UW-Madison: Morgridge, UW scientists explore national security implications of gene editing
CONTACT: Dietram Scheufele, email@example.com; Pilar Ossorio, firstname.lastname@example.org; Dominique Brossard, email@example.com
MADISON - A trio of scientists from the University of Wisconsin-Madison and the Morgridge Institute for Research participated in an international think tank this month on the intersection of genome editing technology and national security.
The Oct. 11-13 conference in Hanover, Germany - the International Workshop Assessing the Security Implications of Genome Editing Technology - assembled a global group of bioethics and government experts to address security questions on gene editing as they relate to human health, agriculture and the potential to genetically alter species. Experts from the United States and across Europe, China and India explored ideas for harmonizing gene editing policies across national borders.
"The promise of this technology is tremendous, as are the potential pitfalls," says Dietram Scheufele, professor of life sciences communication, Morgridge affiliate and conference co-organizer. "But genome editing is here to stay, not just in medicine, but also in countless applications in agriculture and food systems. The question is how to responsibly roll out various applications in a way that does not unnecessarily slow down innovation."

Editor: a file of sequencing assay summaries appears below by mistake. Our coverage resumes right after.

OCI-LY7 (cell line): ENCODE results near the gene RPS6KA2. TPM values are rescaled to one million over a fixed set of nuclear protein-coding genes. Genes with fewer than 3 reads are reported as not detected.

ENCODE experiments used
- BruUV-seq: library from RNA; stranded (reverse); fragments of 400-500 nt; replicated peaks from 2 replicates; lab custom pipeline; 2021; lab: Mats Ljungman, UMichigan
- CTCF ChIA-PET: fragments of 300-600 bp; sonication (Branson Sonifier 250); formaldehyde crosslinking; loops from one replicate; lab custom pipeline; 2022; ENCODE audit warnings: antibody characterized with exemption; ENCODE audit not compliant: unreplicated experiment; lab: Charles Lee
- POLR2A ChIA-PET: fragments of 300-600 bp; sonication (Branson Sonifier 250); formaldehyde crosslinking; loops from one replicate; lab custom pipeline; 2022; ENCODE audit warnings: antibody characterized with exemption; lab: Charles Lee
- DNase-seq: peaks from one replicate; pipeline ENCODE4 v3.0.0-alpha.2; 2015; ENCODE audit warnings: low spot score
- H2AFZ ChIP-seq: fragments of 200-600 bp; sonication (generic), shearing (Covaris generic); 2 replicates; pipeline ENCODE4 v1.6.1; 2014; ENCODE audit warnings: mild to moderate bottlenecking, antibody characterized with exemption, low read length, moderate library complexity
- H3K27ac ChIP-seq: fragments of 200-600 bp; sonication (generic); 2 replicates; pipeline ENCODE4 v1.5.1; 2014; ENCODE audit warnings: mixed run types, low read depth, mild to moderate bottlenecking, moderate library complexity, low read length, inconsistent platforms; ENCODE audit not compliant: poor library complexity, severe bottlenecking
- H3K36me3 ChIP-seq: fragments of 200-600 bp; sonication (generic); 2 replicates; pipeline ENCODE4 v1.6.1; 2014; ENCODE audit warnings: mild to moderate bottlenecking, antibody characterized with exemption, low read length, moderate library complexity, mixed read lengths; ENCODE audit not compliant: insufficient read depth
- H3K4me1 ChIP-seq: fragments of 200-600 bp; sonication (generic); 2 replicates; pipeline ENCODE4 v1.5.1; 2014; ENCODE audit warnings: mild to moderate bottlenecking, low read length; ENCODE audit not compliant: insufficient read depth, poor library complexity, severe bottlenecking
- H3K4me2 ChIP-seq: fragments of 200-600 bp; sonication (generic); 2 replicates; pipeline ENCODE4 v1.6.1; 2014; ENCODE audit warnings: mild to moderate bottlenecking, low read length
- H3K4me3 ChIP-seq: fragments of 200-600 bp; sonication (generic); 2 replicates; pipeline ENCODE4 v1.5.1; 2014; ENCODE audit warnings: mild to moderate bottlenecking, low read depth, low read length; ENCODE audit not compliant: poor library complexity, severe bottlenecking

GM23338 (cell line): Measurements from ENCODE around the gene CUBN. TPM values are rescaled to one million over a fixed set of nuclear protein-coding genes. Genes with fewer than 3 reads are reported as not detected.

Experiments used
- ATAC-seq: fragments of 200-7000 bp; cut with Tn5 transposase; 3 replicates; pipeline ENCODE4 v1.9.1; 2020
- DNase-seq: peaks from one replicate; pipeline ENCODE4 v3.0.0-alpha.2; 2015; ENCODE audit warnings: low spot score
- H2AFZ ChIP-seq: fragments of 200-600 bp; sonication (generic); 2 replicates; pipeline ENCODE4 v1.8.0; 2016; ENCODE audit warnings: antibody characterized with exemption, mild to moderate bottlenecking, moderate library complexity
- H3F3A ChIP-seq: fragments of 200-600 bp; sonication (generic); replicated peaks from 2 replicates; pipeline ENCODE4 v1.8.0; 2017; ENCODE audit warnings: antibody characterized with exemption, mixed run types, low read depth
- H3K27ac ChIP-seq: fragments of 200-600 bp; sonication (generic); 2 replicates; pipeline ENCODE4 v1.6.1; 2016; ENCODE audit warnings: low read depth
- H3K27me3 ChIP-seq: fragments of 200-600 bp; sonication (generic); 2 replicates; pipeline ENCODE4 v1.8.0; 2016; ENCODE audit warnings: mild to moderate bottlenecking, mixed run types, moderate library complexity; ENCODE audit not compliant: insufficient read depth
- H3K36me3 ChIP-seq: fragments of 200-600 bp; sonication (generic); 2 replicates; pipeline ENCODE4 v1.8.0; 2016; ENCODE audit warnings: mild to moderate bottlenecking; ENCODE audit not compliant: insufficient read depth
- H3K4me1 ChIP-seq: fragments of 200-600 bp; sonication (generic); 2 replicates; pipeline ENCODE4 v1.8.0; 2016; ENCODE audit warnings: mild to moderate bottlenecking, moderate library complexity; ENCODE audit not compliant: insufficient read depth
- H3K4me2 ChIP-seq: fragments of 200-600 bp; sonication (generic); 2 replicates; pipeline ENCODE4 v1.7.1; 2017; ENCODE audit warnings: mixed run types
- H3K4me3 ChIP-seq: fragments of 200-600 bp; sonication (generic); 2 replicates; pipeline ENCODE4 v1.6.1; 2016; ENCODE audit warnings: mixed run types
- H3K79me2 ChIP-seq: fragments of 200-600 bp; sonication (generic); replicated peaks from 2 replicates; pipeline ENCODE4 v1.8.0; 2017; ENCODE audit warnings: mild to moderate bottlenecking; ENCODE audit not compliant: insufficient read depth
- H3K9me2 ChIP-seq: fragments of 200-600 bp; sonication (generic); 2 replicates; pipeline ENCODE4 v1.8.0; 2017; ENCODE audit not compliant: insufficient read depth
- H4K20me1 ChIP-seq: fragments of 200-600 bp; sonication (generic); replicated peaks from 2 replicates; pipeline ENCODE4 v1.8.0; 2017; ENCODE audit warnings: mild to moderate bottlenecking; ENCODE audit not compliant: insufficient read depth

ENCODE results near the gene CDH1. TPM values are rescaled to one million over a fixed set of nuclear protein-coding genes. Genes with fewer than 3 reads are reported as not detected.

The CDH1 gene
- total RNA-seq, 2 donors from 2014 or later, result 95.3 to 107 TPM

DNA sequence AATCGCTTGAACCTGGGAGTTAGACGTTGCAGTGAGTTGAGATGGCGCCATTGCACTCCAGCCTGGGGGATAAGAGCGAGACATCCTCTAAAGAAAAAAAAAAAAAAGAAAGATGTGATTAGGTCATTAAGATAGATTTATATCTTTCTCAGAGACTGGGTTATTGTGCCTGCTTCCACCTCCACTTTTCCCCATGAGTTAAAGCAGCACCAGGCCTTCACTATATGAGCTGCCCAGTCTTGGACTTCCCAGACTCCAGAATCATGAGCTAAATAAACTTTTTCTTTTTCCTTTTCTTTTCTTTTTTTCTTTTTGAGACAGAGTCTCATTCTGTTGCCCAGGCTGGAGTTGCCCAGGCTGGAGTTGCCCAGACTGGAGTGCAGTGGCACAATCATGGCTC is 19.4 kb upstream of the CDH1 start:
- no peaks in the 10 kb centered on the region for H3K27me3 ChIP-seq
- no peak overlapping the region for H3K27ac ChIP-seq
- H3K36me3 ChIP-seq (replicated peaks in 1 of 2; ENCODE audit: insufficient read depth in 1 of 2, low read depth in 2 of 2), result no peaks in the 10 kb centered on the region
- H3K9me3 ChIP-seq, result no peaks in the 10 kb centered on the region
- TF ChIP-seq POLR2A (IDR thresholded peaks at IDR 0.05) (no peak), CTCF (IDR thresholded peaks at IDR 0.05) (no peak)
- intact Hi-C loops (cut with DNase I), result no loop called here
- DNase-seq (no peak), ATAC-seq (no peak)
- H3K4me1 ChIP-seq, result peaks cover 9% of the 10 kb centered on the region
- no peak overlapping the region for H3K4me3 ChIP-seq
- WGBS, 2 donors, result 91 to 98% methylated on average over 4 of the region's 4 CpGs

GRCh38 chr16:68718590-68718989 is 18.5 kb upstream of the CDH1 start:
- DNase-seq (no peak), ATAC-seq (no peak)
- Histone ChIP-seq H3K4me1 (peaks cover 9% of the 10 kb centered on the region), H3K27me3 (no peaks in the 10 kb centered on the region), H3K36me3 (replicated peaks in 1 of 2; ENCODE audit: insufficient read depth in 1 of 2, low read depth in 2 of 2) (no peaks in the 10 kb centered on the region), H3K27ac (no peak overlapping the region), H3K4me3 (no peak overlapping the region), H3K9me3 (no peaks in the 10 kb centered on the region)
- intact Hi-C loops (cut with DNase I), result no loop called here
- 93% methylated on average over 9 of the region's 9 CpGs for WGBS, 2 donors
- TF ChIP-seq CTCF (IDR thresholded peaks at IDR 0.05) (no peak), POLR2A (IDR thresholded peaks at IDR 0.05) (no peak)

The ability to quickly and precisely edit genomes, through new technologies such as CRISPR Cas9, is only a few years old but the technology is moving at remarkable speeds with applications arising in human therapeutics. A number of new clinical trials aim to take cells from a patient, such as blood cells or immune cells, edit them and transfer them back with new power to undermine diseases like cancer or sickle cell anemia.
Scheufele says the rapid development of CRISPR has also fueled speculation about potential military or other more nefarious applications. This includes using CRISPR to produce viruses that can be inhaled to create genetic mutations associated with lung cancer.
"When assessing the security implications of genome editing, it will be particularly important to include the voices of all stakeholders," says Dominique Brossard, professor of life sciences communication and Morgridge affiliate. "Risk is not only a technical concept that scientific experts can quantify."
READ MORE AT https://morgridge.org/story/scientists-explore-national-security-implications-of-gene-editing/